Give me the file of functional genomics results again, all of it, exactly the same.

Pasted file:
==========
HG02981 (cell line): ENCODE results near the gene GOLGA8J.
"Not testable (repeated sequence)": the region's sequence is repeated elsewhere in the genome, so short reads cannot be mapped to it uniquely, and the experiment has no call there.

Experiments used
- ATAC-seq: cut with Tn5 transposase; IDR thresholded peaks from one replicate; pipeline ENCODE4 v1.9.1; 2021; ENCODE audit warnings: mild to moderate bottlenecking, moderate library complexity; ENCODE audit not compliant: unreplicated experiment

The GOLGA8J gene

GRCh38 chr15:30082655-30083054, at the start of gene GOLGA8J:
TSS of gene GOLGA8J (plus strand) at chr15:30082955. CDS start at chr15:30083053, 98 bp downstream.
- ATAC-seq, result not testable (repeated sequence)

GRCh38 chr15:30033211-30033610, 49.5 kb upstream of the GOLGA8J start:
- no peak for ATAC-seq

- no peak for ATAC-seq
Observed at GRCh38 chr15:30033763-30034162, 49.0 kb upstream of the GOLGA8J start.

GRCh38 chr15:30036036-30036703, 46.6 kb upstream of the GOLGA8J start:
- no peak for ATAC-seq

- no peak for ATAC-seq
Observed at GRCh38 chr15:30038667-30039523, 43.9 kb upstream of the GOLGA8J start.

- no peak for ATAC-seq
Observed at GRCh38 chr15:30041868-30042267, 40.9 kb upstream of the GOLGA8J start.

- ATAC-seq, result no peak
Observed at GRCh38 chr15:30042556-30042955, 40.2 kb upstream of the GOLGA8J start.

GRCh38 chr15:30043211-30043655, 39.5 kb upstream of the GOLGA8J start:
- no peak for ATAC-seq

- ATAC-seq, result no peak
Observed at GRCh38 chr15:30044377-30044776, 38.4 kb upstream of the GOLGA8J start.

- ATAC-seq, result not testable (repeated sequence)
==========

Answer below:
HG02981 (cell line): ENCODE results near the gene GOLGA8J.
"Not testable (repeated sequence)": the region's sequence is repeated elsewhere in the genome, so short reads cannot be mapped to it uniquely, and the experiment has no call there.

Experiments used
- ATAC-seq: cut with Tn5 transposase; IDR thresholded peaks from one replicate; pipeline ENCODE4 v1.9.1; 2021; ENCODE audit warnings: mild to moderate bottlenecking, moderate library complexity; ENCODE audit not compliant: unreplicated experiment

The GOLGA8J gene

GRCh38 chr15:30082655-30083054, at the start of gene GOLGA8J:
TSS of gene GOLGA8J (plus strand) at chr15:30082955. CDS start at chr15:30083053, 98 bp downstream.
- ATAC-seq, result not testable (repeated sequence)

GRCh38 chr15:30033211-30033610, 49.5 kb upstream of the GOLGA8J start:
- no peak for ATAC-seq

- no peak for ATAC-seq
Observed at GRCh38 chr15:30033763-30034162, 49.0 kb upstream of the GOLGA8J start.

GRCh38 chr15:30036036-30036703, 46.6 kb upstream of the GOLGA8J start:
- no peak for ATAC-seq

- no peak for ATAC-seq
Observed at GRCh38 chr15:30038667-30039523, 43.9 kb upstream of the GOLGA8J start.

- no peak for ATAC-seq
Observed at GRCh38 chr15:30041868-30042267, 40.9 kb upstream of the GOLGA8J start.

- ATAC-seq, result no peak
Observed at GRCh38 chr15:30042556-30042955, 40.2 kb upstream of the GOLGA8J start.

GRCh38 chr15:30043211-30043655, 39.5 kb upstream of the GOLGA8J start:
- no peak for ATAC-seq

- ATAC-seq, result no peak
Observed at GRCh38 chr15:30044377-30044776, 38.4 kb upstream of the GOLGA8J start.

- ATAC-seq, result not testable (repeated sequence)